Why is it so hard for buyers and sellers to agree on a price?
Calculating the Value of Mineral Rights
Mineral buyers will try to entice mineral and royalty interest owners with a super fast and surprisingly simple way of valuing their assets with a "mineral and royalty calculator".
Do they really work and do they provide an accurate picture one can rely on?
The process of placing a value on mineral and royalty interests is not a simple calculation and it's one reason why we don't offer a calculator on our website.
We don't want to fool people into thinking they can receive an accurate picture of what their interests are worth by plugging in a few numbers. That would be unethical and dangerous for owners to do as it would give them a false sense of security, be a waste of time, and cause unnecessary headaches for them down the road.
99.999% of the time, calculating a value for mineral and royalty interests is more than just coming up with a number. It starts with the motivation of why one wants to know. Maybe you want to know because you:
Inherited them and know nothing about them,
Need to sell because of personal reasons,
Want to know the tax implications if you are considering selling them,
Are receiving offers from buyers wanting to purchase your assets,
Or for any other reason you please!
How much are my mineral rights worth?
To answer this question, sellers first need to be aware of the price gap between buyers and sellers that I find is ALWAYS present in every deal that I do.
Let me first say that it's a part of the negotiation process and it's the part of the process that I love, but it can also be the knot that never gets untied and causes deals to fall apart.
This can happen when sellers want waaaaay more than what their interests are worth.
This is the main point of this article because once a seller understands the buyer's perspective, they are more open-minded and understanding of the process and therefore the less emotionally complicated the process has to be.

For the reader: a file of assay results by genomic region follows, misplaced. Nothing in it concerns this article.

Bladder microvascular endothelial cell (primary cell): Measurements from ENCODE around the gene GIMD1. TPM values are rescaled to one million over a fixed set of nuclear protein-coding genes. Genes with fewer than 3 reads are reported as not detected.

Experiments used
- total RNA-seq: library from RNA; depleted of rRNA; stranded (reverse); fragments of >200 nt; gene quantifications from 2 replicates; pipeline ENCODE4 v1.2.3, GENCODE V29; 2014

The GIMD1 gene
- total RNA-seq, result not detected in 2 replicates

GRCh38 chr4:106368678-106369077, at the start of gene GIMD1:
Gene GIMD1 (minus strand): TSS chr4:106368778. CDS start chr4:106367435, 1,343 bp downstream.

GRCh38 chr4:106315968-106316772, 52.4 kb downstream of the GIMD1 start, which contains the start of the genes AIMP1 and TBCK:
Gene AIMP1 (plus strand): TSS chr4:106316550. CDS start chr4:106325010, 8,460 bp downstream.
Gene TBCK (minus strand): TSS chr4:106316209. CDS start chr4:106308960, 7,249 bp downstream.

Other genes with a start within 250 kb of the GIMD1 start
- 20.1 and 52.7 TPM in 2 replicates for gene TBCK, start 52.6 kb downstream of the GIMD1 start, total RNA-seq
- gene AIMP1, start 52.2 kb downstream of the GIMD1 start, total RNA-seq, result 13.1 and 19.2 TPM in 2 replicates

Mineral and royalty calculators don't take into account the following factors and never will:
1. Sellers are not familiar with the production stages of development
Do you know what stage your interests are in? Find out your stage of development.
2. Buyers can't and won't compensate sellers for every drop of production their interests are capable of producing
It is simply not possible for an Operator to attempt to extract every bit of oil or gas from a well.
At some point, it will not be economic as the cost of attempting to do so will outweigh the reward.
3. The decline rate matters
Oil and gas wells are forever depleting.
They typically come on very strong and then start their decline quite rapidly until they reach a point where the production starts to level off and become more flat. This level is considerably less than where the first well started.
Both vertical and horizontal wells do this, however, horizontal wells drop off significantly faster.
4. Risk vs. Reward
Let's face it, no investment comes without some level of risk and buyers will certainly have a risk factor built into their pricing.
This risk factor is going to be dependent on several factors, i.e., development stage, producing vs. non-producing, permitted vs. unpermitted, undrilled permits and/or DUCs, commodity prices, etc.
5. "Something is only worth what someone is willing to pay for it."
All things considered, buying and selling anything also boils down to this statement.
You can have the best scenario possible out of all factors mentioned herein, but at the end of all negotiations, the price will boil down to this simple fact.
At some point, there will be a cap on a price in which someone is willing to pay. It's as simple as that.
In addition to these, sellers need to know there are more factors that are just as important when determining their mineral and royalty values, including but not limited to:
Lease terms (Operator obligations)
The commodity price of oil and/or natural gas (which is also tied to supply and demand)
The forecasts and drilling plans of the Operator(s) in the area your assets are located
The stage of development your interests are in
Take-away capacity (Is there a market? Can the Operator sell the production?)
The more educated you are on the ins and outs of your interests, the better off you will be.
Minerals and royalties can be top notch investments, but they require personal responsibility and edification if you are going to make them work for you.
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If you've inherited mineral and royalty interests, there is never a better time than now to learn about your newly acquired asset. A mineral appraisal is especially important if you've inherited them, are looking to sell, or haven't had one done in the past 2+ years (trust me, A LOT can happen in two years).
The industry is always changing and we can help. Reach out to us today so we can talk as early as tomorrow.
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